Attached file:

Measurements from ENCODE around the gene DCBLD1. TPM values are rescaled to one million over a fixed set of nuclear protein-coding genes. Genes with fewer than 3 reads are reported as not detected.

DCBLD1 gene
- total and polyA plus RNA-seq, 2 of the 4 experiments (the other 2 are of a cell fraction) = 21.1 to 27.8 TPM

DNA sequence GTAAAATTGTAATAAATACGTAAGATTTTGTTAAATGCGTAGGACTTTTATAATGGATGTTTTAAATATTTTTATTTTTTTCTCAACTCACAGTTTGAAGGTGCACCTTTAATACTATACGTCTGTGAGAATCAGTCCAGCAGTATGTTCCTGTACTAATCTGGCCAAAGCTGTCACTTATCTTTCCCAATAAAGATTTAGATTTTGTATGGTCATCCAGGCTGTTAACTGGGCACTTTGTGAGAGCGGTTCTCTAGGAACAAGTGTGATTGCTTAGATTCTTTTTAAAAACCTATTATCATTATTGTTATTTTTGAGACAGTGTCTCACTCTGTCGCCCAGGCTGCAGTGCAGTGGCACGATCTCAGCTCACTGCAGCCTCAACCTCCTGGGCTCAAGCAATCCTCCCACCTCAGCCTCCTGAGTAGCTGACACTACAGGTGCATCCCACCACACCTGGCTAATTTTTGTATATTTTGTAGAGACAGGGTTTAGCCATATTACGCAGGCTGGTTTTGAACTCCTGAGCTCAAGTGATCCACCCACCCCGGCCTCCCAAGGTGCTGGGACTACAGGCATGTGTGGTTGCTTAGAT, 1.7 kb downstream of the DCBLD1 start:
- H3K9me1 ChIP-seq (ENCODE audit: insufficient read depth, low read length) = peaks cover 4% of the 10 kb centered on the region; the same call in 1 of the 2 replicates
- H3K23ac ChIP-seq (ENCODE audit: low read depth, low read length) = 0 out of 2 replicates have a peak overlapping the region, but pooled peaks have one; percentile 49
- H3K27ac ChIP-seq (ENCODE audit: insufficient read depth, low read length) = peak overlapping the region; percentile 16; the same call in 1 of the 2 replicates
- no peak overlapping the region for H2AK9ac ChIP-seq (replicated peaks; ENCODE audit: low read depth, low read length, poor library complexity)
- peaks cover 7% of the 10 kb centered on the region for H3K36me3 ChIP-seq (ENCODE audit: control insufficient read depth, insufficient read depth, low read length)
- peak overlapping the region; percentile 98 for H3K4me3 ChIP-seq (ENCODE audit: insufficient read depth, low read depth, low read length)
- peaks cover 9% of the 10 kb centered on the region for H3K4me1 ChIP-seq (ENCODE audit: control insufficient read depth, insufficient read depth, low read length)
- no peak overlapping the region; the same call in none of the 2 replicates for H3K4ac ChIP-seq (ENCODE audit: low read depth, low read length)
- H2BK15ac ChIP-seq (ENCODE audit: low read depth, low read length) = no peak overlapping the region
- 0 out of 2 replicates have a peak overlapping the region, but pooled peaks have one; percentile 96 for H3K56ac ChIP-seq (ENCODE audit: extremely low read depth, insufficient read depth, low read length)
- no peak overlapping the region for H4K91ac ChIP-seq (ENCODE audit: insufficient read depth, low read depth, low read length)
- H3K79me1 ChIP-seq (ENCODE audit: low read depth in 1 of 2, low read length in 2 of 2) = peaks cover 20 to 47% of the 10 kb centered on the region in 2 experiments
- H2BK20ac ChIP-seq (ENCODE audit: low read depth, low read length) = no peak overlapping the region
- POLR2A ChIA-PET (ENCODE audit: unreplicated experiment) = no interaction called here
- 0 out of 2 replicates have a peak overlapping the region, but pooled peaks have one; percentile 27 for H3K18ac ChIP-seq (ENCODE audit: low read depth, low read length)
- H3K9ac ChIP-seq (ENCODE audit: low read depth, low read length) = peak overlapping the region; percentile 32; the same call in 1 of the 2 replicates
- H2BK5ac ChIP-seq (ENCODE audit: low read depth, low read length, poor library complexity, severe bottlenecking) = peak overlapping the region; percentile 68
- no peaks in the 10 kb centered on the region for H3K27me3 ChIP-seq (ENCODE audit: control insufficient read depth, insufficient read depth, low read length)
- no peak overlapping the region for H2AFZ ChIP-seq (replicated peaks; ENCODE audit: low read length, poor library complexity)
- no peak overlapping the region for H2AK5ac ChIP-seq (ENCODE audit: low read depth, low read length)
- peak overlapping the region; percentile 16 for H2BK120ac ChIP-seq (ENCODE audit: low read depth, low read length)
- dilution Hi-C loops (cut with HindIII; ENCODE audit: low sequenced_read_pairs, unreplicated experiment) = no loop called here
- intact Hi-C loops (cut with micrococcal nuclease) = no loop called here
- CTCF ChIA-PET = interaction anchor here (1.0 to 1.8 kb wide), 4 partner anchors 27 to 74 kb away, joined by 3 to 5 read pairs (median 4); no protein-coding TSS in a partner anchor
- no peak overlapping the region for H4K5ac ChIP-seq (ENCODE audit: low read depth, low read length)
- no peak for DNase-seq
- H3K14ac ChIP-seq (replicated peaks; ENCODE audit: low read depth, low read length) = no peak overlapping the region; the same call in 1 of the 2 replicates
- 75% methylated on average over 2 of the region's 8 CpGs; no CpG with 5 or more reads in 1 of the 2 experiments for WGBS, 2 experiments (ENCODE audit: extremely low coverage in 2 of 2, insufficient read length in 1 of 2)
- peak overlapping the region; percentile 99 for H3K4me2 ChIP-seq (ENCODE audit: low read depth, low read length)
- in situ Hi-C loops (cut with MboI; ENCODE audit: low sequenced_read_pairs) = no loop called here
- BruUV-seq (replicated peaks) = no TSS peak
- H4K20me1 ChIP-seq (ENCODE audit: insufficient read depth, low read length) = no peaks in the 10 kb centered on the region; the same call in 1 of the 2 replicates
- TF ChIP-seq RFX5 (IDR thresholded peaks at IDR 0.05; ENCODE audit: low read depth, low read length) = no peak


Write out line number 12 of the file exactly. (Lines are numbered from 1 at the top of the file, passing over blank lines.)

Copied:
- no peak overlapping the region; the same call in none of the 2 replicates for H3K4ac ChIP-seq (ENCODE audit: low read depth, low read length)